Hundreds of unionists gathered on Capitol Hill on May 7 to campaign against "fast-track" trade legislation and the anti-worker trade treaties it would lead to.
The death of fast-track, Obama told the Center for American Progress, gives him the opportunity to construct a new trade policy to benefit workers in the U.S. and worldwide, that guarantees labor rights, that protects "buy America" federal, state and local rules and that is not tilted towards corporations, among other positive factors.
From opposing "fast-track" trade treaty bargaining authority to restoring and expanding voting rights, the AFL-CIO Executive Council committed the labor movement to specific stands on a select group of high-profile issues.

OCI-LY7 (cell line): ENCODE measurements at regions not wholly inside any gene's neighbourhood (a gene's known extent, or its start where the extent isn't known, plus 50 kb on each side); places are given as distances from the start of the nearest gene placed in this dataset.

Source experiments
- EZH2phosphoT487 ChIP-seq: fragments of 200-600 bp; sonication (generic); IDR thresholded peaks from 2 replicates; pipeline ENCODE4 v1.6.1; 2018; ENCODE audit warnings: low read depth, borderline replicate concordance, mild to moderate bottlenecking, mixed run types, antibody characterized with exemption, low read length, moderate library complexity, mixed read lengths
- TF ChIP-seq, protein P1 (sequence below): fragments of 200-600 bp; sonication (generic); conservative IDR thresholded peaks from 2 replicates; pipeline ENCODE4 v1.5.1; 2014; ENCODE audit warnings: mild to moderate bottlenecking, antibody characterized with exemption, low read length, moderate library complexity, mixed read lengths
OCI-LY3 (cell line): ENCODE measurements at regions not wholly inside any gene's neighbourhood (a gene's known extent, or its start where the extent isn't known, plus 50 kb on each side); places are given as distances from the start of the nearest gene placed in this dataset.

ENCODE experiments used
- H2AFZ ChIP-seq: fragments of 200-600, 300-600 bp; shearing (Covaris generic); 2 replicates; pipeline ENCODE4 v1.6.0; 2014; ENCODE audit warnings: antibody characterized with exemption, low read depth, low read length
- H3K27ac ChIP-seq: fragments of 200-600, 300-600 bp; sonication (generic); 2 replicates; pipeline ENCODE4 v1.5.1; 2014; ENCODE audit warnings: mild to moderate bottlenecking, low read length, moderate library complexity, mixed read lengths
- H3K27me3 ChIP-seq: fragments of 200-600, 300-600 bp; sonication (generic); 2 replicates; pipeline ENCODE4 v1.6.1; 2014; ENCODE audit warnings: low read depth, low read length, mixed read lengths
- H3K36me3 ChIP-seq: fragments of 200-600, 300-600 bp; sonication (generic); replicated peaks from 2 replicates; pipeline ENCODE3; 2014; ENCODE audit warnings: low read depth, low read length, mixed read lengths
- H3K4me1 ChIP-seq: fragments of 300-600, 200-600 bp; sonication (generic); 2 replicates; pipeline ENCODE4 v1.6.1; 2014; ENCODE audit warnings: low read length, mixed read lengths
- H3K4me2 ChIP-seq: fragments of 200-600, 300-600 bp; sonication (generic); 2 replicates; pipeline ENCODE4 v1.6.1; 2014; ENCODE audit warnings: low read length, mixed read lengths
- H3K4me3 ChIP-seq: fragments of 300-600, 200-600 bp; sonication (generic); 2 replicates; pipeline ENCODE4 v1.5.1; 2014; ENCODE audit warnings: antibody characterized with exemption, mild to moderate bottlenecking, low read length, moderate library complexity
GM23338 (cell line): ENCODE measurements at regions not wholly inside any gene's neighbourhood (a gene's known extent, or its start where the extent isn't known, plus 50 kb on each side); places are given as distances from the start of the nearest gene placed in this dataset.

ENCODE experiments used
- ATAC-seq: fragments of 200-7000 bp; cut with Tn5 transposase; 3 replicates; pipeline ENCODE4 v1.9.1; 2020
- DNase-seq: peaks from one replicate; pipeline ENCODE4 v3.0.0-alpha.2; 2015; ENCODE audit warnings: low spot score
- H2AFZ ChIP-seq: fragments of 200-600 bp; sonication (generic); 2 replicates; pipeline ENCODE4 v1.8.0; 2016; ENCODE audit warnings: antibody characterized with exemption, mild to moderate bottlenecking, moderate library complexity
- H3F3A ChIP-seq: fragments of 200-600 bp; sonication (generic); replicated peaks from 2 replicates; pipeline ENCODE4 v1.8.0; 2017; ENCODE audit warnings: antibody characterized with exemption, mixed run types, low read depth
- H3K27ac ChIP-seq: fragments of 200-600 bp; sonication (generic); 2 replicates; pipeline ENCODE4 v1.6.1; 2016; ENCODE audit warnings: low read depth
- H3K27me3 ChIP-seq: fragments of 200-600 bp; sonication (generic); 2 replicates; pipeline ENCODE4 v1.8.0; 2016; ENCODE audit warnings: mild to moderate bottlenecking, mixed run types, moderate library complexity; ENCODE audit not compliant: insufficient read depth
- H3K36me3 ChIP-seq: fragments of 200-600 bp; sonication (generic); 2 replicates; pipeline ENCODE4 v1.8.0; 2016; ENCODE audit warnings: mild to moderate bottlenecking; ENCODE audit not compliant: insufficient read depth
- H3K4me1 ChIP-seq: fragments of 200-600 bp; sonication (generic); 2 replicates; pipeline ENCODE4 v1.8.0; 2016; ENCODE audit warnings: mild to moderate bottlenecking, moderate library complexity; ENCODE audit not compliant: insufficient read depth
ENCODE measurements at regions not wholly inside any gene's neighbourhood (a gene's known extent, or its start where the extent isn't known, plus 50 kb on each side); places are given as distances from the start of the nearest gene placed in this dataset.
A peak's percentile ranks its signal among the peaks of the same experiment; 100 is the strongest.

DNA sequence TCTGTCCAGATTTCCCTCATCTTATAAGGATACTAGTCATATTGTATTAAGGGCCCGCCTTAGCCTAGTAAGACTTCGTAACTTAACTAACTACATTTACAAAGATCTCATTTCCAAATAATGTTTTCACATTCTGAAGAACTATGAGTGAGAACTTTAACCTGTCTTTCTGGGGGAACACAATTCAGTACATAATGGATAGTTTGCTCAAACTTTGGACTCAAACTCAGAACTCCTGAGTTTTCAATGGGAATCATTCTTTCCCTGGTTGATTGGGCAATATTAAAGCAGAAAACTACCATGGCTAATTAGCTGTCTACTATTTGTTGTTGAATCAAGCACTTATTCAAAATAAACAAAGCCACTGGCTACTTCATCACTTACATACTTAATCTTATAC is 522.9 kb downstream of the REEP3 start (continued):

In a message to 1,000-plus activists at UAW's political action conference in D.C., the union leader said activism is even more necessary because 2014 is an election year, when foes of workers will go all out against them.
On August 7, 1919, the Republic of the Councils of Hungary in Budapest was crushed by foreign reactionaries.
With the Obama administration moving ahead with negotiations with Pacific Rim nations, Sen. Sherrod Brown, D-Ohio, and Teamsters President James Hoffa teamed up.
The AFL-CIO is urging Congress and the Obama administration to use negotiation of the Trans-Pacific Pact to redo U.S. trade policy to support workers.
"As president, Barack Obama has placed his faith in America's working men and women to lead our country to economic recovery and to our full potential as a nation," Richard Trumka said during the AFL-CIO Executive Council meeting.
The National Nurses Union led a coalition of U.S. unions that demonstrated in six cities on Nov. 30 to back British public workers, who staged a one-day strike.
Americans must challenge and rethink three basic assumptions that have guided the country and the economy for the last 30 years and run both into the ditch, AFL-CIO President Richard Trumka says.